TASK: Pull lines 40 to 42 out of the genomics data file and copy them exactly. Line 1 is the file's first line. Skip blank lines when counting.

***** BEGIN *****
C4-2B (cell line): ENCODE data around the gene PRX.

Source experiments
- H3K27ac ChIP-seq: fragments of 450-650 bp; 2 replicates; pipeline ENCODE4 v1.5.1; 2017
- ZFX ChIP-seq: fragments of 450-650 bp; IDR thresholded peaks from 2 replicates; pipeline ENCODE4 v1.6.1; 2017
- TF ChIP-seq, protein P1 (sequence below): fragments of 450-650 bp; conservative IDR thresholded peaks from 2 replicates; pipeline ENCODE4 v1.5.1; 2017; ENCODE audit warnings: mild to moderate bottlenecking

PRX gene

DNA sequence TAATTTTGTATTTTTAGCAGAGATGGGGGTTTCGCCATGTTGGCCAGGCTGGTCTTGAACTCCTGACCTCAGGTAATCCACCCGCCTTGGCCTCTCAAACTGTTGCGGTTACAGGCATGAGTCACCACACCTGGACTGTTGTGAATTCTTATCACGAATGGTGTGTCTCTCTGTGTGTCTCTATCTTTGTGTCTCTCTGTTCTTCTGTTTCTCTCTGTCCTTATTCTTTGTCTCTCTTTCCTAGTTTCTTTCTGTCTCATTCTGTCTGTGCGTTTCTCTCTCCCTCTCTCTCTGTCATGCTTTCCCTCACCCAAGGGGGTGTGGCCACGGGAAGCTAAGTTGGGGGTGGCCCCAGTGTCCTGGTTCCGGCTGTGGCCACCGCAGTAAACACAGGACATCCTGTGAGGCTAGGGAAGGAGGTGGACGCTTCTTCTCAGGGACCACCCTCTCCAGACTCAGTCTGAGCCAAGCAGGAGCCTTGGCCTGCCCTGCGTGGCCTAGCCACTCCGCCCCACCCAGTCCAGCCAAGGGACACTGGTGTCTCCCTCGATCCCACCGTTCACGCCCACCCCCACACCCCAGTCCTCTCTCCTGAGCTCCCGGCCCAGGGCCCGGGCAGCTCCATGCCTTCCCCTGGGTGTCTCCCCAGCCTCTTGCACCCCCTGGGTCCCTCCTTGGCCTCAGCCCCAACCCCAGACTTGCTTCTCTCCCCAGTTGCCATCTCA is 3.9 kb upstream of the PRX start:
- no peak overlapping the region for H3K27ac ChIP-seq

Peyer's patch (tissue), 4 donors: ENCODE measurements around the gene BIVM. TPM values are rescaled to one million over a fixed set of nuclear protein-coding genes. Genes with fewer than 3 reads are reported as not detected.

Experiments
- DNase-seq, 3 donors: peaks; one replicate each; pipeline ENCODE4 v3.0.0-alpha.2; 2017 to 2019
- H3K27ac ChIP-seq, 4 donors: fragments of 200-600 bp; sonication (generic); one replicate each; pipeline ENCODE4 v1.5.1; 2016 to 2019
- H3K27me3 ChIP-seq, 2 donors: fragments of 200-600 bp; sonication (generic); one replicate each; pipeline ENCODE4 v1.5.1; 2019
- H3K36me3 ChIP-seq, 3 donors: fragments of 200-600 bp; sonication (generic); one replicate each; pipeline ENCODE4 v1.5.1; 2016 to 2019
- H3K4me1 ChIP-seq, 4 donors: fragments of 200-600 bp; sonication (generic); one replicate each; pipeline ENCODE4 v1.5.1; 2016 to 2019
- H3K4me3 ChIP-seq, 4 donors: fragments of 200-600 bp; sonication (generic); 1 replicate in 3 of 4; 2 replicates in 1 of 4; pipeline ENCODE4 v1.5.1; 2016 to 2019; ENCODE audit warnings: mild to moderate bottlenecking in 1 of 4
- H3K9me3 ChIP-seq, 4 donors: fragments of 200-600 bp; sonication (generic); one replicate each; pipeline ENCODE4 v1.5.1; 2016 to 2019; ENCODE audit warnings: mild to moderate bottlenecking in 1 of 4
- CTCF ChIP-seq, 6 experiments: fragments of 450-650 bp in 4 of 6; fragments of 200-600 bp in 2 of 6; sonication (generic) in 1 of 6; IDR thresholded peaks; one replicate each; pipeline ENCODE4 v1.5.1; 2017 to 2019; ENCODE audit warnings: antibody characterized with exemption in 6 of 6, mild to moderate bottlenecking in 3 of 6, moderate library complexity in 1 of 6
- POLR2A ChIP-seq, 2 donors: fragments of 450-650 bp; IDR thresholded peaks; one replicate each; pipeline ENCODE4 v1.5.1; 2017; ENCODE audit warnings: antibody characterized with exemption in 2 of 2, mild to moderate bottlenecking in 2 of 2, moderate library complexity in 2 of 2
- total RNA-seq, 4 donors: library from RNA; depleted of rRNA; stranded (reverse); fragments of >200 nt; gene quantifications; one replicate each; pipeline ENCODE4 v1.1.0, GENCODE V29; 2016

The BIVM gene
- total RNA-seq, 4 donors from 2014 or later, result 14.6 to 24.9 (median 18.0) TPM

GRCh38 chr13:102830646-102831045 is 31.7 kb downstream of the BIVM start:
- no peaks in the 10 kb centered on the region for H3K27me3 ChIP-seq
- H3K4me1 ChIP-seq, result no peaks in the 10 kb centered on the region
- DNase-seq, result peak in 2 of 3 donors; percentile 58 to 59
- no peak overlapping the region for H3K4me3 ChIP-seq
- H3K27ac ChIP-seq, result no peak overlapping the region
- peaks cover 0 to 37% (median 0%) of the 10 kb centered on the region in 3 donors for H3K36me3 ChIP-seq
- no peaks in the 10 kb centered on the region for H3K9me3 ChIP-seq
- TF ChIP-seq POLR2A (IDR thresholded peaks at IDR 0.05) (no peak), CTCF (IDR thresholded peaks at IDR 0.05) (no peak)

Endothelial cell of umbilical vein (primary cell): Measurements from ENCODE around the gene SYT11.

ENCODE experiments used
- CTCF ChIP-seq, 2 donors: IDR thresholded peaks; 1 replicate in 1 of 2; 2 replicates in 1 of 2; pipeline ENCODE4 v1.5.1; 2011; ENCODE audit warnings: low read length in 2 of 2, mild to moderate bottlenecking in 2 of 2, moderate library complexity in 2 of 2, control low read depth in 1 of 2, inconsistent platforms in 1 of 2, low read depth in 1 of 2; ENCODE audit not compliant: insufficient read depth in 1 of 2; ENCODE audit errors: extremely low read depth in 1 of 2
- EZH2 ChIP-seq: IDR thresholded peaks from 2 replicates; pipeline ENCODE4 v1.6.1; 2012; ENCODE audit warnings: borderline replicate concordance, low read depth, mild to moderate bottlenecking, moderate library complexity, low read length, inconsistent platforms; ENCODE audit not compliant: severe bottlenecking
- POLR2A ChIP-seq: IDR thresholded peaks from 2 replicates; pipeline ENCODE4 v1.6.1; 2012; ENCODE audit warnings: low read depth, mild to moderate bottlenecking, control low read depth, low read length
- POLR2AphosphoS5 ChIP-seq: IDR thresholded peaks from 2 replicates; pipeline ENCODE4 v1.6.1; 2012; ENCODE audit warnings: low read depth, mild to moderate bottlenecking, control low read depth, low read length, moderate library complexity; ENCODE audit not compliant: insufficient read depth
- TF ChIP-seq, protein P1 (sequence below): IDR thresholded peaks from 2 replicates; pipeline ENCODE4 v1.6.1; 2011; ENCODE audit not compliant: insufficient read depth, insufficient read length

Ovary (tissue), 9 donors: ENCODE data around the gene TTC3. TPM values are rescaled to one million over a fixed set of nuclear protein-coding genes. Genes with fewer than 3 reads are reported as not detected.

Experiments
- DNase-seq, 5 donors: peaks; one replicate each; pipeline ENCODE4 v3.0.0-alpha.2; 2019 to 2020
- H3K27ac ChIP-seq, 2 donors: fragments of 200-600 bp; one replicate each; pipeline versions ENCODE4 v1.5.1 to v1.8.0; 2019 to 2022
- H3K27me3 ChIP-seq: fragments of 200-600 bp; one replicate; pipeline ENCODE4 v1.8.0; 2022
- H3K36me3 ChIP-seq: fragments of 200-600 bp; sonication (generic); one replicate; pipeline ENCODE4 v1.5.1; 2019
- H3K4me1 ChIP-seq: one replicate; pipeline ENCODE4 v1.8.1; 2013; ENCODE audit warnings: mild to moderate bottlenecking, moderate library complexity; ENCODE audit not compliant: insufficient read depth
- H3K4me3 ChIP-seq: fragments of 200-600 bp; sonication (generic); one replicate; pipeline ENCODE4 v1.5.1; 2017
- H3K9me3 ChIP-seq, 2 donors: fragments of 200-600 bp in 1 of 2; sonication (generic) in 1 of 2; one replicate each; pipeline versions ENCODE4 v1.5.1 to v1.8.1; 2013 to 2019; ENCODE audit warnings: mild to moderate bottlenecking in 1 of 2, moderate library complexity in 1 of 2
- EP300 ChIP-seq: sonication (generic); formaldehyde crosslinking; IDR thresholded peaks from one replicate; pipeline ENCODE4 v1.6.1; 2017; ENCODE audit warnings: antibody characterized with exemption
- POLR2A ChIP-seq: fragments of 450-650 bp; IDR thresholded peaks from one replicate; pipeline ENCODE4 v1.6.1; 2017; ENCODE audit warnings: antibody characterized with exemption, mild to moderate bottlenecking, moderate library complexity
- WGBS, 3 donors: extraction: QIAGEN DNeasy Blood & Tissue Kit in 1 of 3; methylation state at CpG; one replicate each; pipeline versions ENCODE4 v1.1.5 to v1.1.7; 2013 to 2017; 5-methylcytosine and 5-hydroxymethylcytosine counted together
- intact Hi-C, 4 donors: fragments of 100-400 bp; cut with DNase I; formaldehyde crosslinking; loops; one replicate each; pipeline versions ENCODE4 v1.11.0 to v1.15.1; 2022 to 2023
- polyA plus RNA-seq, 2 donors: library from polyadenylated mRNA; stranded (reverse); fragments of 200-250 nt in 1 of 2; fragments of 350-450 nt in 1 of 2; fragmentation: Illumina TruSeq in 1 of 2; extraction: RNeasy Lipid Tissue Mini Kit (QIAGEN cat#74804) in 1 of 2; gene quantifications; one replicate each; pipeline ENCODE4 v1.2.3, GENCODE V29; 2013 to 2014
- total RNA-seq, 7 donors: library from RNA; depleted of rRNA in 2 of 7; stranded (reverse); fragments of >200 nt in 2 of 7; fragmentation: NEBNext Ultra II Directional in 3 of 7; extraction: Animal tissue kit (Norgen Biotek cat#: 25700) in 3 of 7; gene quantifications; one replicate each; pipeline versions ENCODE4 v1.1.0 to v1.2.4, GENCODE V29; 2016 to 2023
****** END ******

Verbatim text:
Experiments
- DNase-seq, 5 donors: peaks; one replicate each; pipeline ENCODE4 v3.0.0-alpha.2; 2019 to 2020
- H3K27ac ChIP-seq, 2 donors: fragments of 200-600 bp; one replicate each; pipeline versions ENCODE4 v1.5.1 to v1.8.0; 2019 to 2022